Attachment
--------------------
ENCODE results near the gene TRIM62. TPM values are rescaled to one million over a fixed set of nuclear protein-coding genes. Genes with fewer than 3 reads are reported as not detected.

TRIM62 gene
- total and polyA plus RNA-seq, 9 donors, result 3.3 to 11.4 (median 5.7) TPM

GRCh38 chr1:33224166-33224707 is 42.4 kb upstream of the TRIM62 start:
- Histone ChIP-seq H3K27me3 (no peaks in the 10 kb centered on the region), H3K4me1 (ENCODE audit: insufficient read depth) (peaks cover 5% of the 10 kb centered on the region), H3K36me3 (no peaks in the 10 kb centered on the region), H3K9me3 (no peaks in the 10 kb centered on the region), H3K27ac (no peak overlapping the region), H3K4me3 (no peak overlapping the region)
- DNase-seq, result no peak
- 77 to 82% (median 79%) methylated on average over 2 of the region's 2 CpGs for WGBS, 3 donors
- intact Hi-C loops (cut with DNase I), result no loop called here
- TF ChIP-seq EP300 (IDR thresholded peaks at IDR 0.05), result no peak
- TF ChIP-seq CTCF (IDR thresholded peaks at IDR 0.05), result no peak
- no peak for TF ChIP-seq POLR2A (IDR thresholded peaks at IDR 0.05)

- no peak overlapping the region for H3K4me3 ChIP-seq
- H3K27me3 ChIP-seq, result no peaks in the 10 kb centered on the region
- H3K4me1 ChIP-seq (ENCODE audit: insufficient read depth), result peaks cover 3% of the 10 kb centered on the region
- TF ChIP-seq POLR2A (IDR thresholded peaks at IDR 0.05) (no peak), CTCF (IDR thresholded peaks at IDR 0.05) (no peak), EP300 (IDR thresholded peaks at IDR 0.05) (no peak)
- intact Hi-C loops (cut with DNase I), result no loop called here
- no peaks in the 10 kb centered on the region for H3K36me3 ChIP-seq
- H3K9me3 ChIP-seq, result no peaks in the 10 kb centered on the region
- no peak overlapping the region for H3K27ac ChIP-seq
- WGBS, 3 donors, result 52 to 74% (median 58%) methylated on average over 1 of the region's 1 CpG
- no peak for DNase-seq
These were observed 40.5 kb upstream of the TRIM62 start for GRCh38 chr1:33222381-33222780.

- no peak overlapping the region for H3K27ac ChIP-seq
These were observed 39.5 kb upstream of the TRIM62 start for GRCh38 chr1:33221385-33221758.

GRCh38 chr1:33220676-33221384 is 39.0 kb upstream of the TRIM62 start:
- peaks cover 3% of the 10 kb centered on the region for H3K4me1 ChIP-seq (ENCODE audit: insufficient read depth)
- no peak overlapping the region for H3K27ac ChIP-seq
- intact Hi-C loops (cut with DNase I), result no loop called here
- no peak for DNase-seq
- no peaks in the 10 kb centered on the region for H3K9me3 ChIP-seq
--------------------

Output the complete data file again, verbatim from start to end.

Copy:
ENCODE results near the gene TRIM62. TPM values are rescaled to one million over a fixed set of nuclear protein-coding genes. Genes with fewer than 3 reads are reported as not detected.

TRIM62 gene
- total and polyA plus RNA-seq, 9 donors, result 3.3 to 11.4 (median 5.7) TPM

GRCh38 chr1:33224166-33224707 is 42.4 kb upstream of the TRIM62 start:
- Histone ChIP-seq H3K27me3 (no peaks in the 10 kb centered on the region), H3K4me1 (ENCODE audit: insufficient read depth) (peaks cover 5% of the 10 kb centered on the region), H3K36me3 (no peaks in the 10 kb centered on the region), H3K9me3 (no peaks in the 10 kb centered on the region), H3K27ac (no peak overlapping the region), H3K4me3 (no peak overlapping the region)
- DNase-seq, result no peak
- 77 to 82% (median 79%) methylated on average over 2 of the region's 2 CpGs for WGBS, 3 donors
- intact Hi-C loops (cut with DNase I), result no loop called here
- TF ChIP-seq EP300 (IDR thresholded peaks at IDR 0.05), result no peak
- TF ChIP-seq CTCF (IDR thresholded peaks at IDR 0.05), result no peak
- no peak for TF ChIP-seq POLR2A (IDR thresholded peaks at IDR 0.05)

- no peak overlapping the region for H3K4me3 ChIP-seq
- H3K27me3 ChIP-seq, result no peaks in the 10 kb centered on the region
- H3K4me1 ChIP-seq (ENCODE audit: insufficient read depth), result peaks cover 3% of the 10 kb centered on the region
- TF ChIP-seq POLR2A (IDR thresholded peaks at IDR 0.05) (no peak), CTCF (IDR thresholded peaks at IDR 0.05) (no peak), EP300 (IDR thresholded peaks at IDR 0.05) (no peak)
- intact Hi-C loops (cut with DNase I), result no loop called here
- no peaks in the 10 kb centered on the region for H3K36me3 ChIP-seq
- H3K9me3 ChIP-seq, result no peaks in the 10 kb centered on the region
- no peak overlapping the region for H3K27ac ChIP-seq
- WGBS, 3 donors, result 52 to 74% (median 58%) methylated on average over 1 of the region's 1 CpG
- no peak for DNase-seq
These were observed 40.5 kb upstream of the TRIM62 start for GRCh38 chr1:33222381-33222780.

- no peak overlapping the region for H3K27ac ChIP-seq
These were observed 39.5 kb upstream of the TRIM62 start for GRCh38 chr1:33221385-33221758.

GRCh38 chr1:33220676-33221384 is 39.0 kb upstream of the TRIM62 start:
- peaks cover 3% of the 10 kb centered on the region for H3K4me1 ChIP-seq (ENCODE audit: insufficient read depth)
- no peak overlapping the region for H3K27ac ChIP-seq
- intact Hi-C loops (cut with DNase I), result no loop called here
- no peak for DNase-seq
- no peaks in the 10 kb centered on the region for H3K9me3 ChIP-seq